Sri Tirumala Krishnamacharya (1888–1989) was born on November 18 in Muchukundapuram, in Chitradurga district of Karnataka state in India and lived to be over a hundred years old. His parents were Sri Tirumala Srivinasa Tattacharya, a well-known teacher of the Vedas, and Shrimati Ranganayakamma and he was the eldest with two brothers and three sisters.
Krishnamacharya spent much of his youth traveling through India studying the six darshanas or Indian philosophies: Vaisheshika, Nyaya, Samkhya, Yoga, Mimamsa and Vedanta. His students include many of today's most influential teachers: Sri BKS Iyengar, Sri K. Pattabhi Jois, the late Indra Devi and Krishnamacharya's own sons T.K.V. Desikachar and T.K. Sribhashyam.
Although his knowledge and teaching has influenced yoga throughout the world he never left his native India over the course of his life. It is important to note that Jois and Iyengar teach based on their own experiences with Krishnamacharya in the 1930s in Mysore, when they were both young men; their styles are reflective of yoga that is appropriate to younger students and thus heavily emphasize asana practice. However, teachers such as T.K.V. Desikachar, A.G. Mohan and Srivatsa Ramaswami teach a broader part of Krishanamacharya's teachings, noting that yoga is more than just asana and must be tuned to the student, taking account of health, energy, physique, gender, place and age.
Sri Krishna Pattabhi Jois (1915–2009), was born on the full moon day of July 1915, Guru Purnima day. His ancestral village, Kowshika, near Hassan in Karnataka State, is inhabited by maybe 500 people and has one main street. At one end of the street is a Vishnu temple, just next to Pattabhi Jois' home. At the far end of the street, just 100 yards away, lies a small Ganapati temple, and just opposite, a Siva temple. Both are several hundreds years old, and are the focus of the village.
Pattabhi Jois's father was an astrologer and a priest, who acted as the pujari for many of the families in the village. From an early age, as most brahmin boys, Pattabhi Jois was taught the Vedas and Hindu rituals.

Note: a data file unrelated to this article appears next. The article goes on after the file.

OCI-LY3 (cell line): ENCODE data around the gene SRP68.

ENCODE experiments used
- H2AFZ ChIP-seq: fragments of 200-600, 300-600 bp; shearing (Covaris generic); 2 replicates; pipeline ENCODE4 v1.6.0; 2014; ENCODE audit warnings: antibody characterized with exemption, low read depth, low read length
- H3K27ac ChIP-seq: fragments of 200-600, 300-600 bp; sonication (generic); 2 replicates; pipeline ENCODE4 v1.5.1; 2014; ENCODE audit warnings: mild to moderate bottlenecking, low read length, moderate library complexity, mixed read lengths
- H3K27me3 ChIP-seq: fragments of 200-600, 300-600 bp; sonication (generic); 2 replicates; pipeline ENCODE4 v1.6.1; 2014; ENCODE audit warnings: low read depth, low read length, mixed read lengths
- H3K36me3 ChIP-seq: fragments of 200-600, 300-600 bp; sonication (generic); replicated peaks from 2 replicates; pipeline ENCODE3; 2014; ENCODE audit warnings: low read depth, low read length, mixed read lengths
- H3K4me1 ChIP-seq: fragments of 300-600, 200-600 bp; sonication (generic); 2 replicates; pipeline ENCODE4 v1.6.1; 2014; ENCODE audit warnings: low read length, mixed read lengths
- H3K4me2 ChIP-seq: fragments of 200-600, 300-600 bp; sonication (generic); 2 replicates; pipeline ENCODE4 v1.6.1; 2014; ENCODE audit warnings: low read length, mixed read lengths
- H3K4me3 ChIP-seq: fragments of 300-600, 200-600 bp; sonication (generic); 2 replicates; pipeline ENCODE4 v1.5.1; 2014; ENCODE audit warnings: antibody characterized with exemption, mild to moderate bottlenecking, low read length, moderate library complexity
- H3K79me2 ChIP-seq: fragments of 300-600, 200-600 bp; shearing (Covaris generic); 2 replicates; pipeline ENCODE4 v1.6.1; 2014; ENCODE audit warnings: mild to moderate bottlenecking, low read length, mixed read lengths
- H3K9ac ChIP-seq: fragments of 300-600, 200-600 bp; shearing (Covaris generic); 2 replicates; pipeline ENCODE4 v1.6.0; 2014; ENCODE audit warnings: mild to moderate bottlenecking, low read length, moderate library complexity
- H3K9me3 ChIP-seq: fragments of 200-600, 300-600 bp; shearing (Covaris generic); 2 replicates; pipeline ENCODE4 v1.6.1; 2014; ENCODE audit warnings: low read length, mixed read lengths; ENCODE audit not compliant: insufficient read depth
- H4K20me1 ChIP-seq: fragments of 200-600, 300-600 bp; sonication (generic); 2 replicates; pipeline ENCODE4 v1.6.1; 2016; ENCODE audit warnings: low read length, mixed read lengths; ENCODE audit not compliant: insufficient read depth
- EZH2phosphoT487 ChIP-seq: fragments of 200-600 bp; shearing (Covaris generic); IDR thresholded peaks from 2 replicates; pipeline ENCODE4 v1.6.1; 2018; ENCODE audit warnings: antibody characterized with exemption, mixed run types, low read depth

When Guruji was 12 years old, he attended a yoga demonstration at his middle school in Hassan. The next day he went to meet the great yogi who had given the demonstration, a man by the name of Sri T. Krishnamacharya, who had learned yoga for nearly eight years from his Guru, Rama Mohan Brahmachari in a cave in Tibet. For the next two years, Guruji learned from his Guru every day. When Guruji turned 14, he had his brahmin thread ceremony. Krishnamacharya left Hassan to travel and teach, and Guruji left his village to go to Mysore.
Guruji wished to attend the Sanskrit University of Mysore. With two rupees in his pocket, he left with two friends. They traveled the 100 plus kilometers by bike, over dirt roads. For the first year or two, life was very difficult. With very little money, he begged for his food from some of the brahmin houses. Guruji attended classes and did his studies. Then, around 1930, he went to a yoga demonstration and saw that it was his Guru. He came forward and prostrated, and they recommenced their relationship, and Guruji his yoga studies.
The Maharaja of Mysore, Krishna Rajendra Wodeyar, had fallen ill. He learned that there was a great yogi who had come to Mysore. Krishnamacharya was called to him, and duly cured him. The Maharaja became a great patron of his and built him a yogashala (school of yoga) on the grounds of the Palace Art Gallery. Guruji was also beckoned to teach the Maharaja on occasion, and was called upon several times to give yoga demonstrations. The Maharaja, who had taken a liking for Guruji, told him, "I want you to teach yoga at the Sanskrit College. You teach. I will give you a scholarship to go to school, free food in my mess hall and a salary." Guruji, very happy, asked permission from his Guru. Krishnamacharya approved, and the Yoga Department of the Sanskrit College began on March 1, 1937. He continued as the head until his retirement in 1973.